A Whiter Shade of Pale

This song has been stuck in my head since I first heard it in college. I love playing the descending bass line on the guitar and had intended to record a version with a melodica or accordion for the organ part. But it’s too beautiful to mess around with. So, here’s my take using a cheap Yamaha keyboard hooked up to GarageBand with the “Lighter Shade” midi organ sound.

If you are somehow not familiar with the amazing original, give it a listen:

Safari Best Of Video

Ok, I finally narrowed down the best clips of our 4 days at MalaMala. Here’s the video –

It reminded me of the sheer variety of creatures we saw. Our rooms had checklists in them for keeping track of animal sightings. I didn’t want to bug the guide for the name of every bird and tree, but here’s what I marked:

  1. Blue Wildebeest
  2. Bushbuck
  3. Cape Buffalo
  4. Common Duiker
  5. Impala
  6. Klipspringer
  7. Kudu
  8. Nyala
  9. Steenbok
  10. Waterbuck
  11. Side-striped Jackal
  12. Wild Dog
  13. Chacma Baboon
  14. Vervet Monkey
  15. Elephant
  16. Burchell’s Zebra
  17. Leopard
  18. Lion
  19. Giraffe
  20. Hippopotamus
  21. Spotted Hyena
  22. Scrub Hare
  23. Lesser Bushbaby
  24. White Rhinoceros
  25. Tree Squirrel
  26. Warthog
  27. Dwarf Mongoose
  28. Slender Mongoose
  29. White-tailed Mongoose
  30. European Bee-eater
  31. African Cuckoo
  32. African Green Pigeon
  33. Egyptian Goose
  34. Bateleur
  35. African Fish Eagle
  36. Tawny Eagle
  37. Helmeted Guineafowl
  38. Grey Heron
  39. White-backed Night Heron
  40. African Grey Hornbill
  41. Giant Kingfisher
  42. Pied Kingfisher
  43. Lilac-breasted Roller
  44. Black-backed Puffback
  45. Cape Glossy Starling
  46. Saddle-Billed Stork
  47. Hooded Vulture
  48. White-backed Vulture
  49. Lesser Masked Weaver
  50. Rainbow Skink
  51. Nile Crocodile
  52. Leopard Tortoise

Bushbaby

Our guide caught the reflection of this bushbaby’s eyes as it jumped from tree to tree looking for bugs. I caught a couple of minutes of it when it finally stayed relatively still in one tree. This is zoomed in as far as the camera would go, which is why you’ll hear us asking questions about what it looked like — we couldn’t see it very well.

Also called a Galago.

Leopards

I had hoped we would at least catch a glimpse of a leopard during our time at MalaMala. As it turned out, we saw at least one per day and a couple were within arm’s reach of the Land Rover. We watched one pounce at a rabbit but miss. (Another group bragged at lunch that they saw him catch it right after we left.) Beautiful animals!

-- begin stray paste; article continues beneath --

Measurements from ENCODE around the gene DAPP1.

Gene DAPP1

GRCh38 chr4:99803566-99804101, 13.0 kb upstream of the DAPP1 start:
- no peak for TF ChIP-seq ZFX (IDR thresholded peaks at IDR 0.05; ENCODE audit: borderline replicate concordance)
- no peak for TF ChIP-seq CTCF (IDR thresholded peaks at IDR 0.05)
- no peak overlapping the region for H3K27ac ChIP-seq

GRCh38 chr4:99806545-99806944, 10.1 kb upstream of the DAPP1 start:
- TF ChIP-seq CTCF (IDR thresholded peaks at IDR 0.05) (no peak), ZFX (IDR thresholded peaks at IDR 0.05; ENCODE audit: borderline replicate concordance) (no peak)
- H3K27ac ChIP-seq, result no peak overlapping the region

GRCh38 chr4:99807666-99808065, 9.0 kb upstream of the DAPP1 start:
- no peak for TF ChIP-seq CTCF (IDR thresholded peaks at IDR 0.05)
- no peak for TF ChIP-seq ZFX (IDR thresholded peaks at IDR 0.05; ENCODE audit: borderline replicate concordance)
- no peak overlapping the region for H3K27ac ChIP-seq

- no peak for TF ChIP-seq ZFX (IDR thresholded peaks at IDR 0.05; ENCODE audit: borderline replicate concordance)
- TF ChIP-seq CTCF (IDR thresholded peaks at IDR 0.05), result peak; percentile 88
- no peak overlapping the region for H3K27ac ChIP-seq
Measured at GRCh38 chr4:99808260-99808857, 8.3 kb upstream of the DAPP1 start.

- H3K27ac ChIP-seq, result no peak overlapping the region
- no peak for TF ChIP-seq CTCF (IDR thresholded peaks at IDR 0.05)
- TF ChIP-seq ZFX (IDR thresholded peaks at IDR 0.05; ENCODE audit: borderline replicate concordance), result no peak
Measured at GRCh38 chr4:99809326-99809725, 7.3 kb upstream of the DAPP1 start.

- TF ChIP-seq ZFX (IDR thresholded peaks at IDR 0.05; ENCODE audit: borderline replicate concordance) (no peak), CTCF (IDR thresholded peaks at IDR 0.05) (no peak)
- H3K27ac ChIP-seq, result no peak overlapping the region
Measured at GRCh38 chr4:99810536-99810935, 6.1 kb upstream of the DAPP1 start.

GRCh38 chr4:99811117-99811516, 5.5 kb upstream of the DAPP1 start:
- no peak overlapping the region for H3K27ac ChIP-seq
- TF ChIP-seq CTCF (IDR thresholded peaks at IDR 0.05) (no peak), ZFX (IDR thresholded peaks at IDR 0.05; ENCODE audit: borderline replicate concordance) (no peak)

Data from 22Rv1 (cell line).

My favorite photo was one my dad captured at sunset –

Leopard yawn at sunset

Here are some video clips –

And more photos –

A music without beginning and without end

Nadia Boulanger was a composer and music teacher in France – one of the best teachers ever. Among her students were Aaron Copland (Fanfare for the Common Man), Quincy Jones (producer of Michael Jackson’s best albums), Astor Piazzolla (bandoneon [accordion-type instrument] composer – I heard his music from a street band in Italy), Philip Glass (pianist and Truman Show soundtrack composer), and Joe Raposo (creator of the Sesame Street theme and Kermit the Frog’s “Being Green (It’s Not Easy)”).

George Gershwin sought her as a teacher but she declined because she said he had already found his voice. That was what she was good at and that’s why her students had such diverse styles – all she did was help them find their voice, without imposing her own on them. Astor Piazzolla came to her for classical music training and she perceived that he had another love — he reluctantly admitted that he loved tangos on the accordion. She asked him to play a tango for her. She said, “Astor, your classical pieces are well written, but the true Piazzolla is here, never leave it behind”.

She would ask prospective students: “Can you live without music? If you can live without music, thank the Lord and goodbye.” (See video where she discusses this.)

“Nothing is better than music; when it takes us out of time, it has done more for us than we have the right to hope for.” – Nadia Boulanger

She became friends with Leonard Bernstein, the great conductor of the New York Philharmonic and composer of West Side Story. Their final visit took place in Fontainebleau as she was floating between coma and sleep on her death bed. He was surprised to be recognized. “Cher Lenny,” she called him.

In Bernstein’s words:

“Then I heard myself asking: ‘Vous entendez la musique dans la tete?” (Do you hear music in your head?)

Instant reply: “Tout le temps, tout le temps.” (All the time, all the time.)

This so encouraged me that I continued, as if in quotidian conversation: “Et qu’est-ce vous entendez, ce moment-ci?” (And what do you hear right now?)

I thought of her preferred loves. “Mozart? Monteverdi? Bach, Stravinsky, Ravel?”

Long pause. “Une musique. . .” (A music. . .)

Very long pause . . . “ni commencement, ni fin” (. . . without beginning and without end).

(From Findings by Leonard Bernstein)